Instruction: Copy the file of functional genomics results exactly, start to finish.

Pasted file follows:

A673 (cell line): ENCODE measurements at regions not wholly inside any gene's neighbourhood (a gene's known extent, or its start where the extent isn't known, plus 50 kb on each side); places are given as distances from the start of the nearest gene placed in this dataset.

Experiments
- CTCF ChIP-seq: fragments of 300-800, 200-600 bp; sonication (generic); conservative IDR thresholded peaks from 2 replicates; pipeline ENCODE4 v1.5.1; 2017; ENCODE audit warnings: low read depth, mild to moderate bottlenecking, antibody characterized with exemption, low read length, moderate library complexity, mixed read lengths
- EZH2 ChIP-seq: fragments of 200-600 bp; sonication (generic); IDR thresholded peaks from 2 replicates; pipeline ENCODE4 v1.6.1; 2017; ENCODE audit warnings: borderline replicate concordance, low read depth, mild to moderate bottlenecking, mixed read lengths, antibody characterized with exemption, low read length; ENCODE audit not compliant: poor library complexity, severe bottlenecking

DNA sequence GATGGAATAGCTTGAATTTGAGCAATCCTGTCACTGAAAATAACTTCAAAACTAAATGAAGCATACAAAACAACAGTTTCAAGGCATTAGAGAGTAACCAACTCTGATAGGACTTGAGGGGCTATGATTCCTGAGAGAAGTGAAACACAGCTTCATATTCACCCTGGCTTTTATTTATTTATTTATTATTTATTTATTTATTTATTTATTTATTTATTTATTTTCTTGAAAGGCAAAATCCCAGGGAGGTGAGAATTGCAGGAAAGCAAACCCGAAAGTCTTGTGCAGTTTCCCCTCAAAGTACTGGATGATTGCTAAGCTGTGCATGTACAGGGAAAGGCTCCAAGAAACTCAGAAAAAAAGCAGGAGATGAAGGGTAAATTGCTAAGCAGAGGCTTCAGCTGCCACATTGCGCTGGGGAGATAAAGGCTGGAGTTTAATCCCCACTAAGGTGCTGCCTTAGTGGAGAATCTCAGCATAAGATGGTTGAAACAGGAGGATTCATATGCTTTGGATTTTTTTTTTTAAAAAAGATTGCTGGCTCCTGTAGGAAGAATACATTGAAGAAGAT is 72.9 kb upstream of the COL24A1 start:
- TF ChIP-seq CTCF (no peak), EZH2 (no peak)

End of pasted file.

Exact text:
A673 (cell line): ENCODE measurements at regions not wholly inside any gene's neighbourhood (a gene's known extent, or its start where the extent isn't known, plus 50 kb on each side); places are given as distances from the start of the nearest gene placed in this dataset.

Experiments
- CTCF ChIP-seq: fragments of 300-800, 200-600 bp; sonication (generic); conservative IDR thresholded peaks from 2 replicates; pipeline ENCODE4 v1.5.1; 2017; ENCODE audit warnings: low read depth, mild to moderate bottlenecking, antibody characterized with exemption, low read length, moderate library complexity, mixed read lengths
- EZH2 ChIP-seq: fragments of 200-600 bp; sonication (generic); IDR thresholded peaks from 2 replicates; pipeline ENCODE4 v1.6.1; 2017; ENCODE audit warnings: borderline replicate concordance, low read depth, mild to moderate bottlenecking, mixed read lengths, antibody characterized with exemption, low read length; ENCODE audit not compliant: poor library complexity, severe bottlenecking

DNA sequence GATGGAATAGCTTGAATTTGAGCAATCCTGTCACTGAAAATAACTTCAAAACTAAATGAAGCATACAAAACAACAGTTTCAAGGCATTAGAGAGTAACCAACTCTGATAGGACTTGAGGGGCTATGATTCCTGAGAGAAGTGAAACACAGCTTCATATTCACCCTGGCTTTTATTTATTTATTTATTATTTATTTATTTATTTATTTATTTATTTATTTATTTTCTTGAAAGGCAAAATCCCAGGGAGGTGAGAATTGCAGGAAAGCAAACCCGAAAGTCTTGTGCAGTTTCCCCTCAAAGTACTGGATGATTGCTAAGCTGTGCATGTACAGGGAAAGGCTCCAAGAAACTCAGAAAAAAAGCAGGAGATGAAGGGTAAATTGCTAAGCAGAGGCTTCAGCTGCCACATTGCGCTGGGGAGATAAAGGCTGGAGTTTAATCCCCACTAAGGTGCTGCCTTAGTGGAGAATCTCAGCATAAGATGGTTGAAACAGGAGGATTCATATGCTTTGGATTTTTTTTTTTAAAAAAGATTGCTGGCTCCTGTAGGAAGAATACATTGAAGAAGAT is 72.9 kb upstream of the COL24A1 start:
- TF ChIP-seq CTCF (no peak), EZH2 (no peak)